A few days ago I noted that in Federalist 83, Hamilton rejects the notion that the Expressio Unius canon should apply to constitutional interpretation.
Even if these maxims had a precise technical sense, corresponding with the idea of those who employ them upon the present occasion, which, however, is not the case, they would still be inapplicable to a constitution of government. In relation to such a subject, the natural and obvious sense of its provisions, apart from any technical rules, is the true criterion of construction.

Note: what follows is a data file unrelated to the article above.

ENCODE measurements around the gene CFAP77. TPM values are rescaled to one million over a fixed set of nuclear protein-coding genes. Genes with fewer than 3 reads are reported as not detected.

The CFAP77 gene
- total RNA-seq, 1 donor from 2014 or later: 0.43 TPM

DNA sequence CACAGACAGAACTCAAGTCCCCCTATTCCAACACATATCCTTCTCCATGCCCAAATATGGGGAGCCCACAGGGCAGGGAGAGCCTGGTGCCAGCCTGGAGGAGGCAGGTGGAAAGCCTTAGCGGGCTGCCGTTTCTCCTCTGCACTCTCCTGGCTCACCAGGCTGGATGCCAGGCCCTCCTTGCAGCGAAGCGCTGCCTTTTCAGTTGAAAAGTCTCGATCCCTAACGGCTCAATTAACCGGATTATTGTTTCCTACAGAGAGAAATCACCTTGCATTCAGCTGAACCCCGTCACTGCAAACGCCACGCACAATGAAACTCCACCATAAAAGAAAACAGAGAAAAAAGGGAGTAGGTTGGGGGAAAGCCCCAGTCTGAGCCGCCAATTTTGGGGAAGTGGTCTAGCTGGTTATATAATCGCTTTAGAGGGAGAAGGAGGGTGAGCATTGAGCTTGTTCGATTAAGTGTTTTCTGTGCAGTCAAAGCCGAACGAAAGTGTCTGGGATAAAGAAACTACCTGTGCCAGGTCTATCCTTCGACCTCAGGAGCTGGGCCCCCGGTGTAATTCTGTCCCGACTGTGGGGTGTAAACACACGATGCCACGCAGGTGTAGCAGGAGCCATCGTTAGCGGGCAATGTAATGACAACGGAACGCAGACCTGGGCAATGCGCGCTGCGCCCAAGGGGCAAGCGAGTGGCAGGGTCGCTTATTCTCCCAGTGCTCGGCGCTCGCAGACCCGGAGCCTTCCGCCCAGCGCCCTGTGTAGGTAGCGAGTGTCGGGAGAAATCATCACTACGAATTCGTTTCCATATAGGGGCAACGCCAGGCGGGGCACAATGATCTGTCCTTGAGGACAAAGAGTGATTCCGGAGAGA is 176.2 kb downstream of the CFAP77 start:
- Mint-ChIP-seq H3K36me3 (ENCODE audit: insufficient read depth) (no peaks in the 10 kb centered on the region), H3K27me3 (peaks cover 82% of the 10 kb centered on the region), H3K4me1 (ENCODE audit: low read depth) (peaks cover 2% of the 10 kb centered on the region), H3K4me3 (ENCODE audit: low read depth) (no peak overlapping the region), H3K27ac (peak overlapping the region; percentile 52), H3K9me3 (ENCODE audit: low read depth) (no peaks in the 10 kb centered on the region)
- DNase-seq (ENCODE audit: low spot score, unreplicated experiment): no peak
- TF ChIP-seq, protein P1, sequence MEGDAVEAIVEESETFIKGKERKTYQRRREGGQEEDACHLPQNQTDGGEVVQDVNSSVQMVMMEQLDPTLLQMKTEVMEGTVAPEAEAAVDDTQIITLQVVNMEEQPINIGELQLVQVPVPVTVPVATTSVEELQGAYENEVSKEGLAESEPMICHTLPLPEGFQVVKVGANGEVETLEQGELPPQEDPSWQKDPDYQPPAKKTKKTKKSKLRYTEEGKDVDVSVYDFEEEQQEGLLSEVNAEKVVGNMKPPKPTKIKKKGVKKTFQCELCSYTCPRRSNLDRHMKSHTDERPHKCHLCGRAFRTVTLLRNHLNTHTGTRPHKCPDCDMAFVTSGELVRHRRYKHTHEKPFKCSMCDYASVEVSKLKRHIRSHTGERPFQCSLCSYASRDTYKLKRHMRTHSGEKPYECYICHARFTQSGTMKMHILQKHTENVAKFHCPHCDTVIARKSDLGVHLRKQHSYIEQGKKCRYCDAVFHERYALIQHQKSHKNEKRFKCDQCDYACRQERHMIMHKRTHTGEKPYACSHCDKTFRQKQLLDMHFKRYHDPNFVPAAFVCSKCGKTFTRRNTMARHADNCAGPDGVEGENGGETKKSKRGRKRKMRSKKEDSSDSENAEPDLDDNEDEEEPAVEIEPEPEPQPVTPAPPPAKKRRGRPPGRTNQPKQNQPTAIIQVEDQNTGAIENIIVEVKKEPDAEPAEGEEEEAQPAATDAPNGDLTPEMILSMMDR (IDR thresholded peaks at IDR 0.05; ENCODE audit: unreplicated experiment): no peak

In Marbury v. Madison, Chief Justice Marshall differs. He used the expressio unius canon to note that the enumeration of certain powers in the original jurisdiction of the Supreme Court suggests that other powers (such as mandamus) are excluded:
Affirmative words are often, in their operation, negative of other objects than those affirmed, and, in this case, a negative or exclusive sense must be given to them or they have no operation at all.
Hamilton and Marshall disagree. Hmmm… We may need Madison for the tie breaker.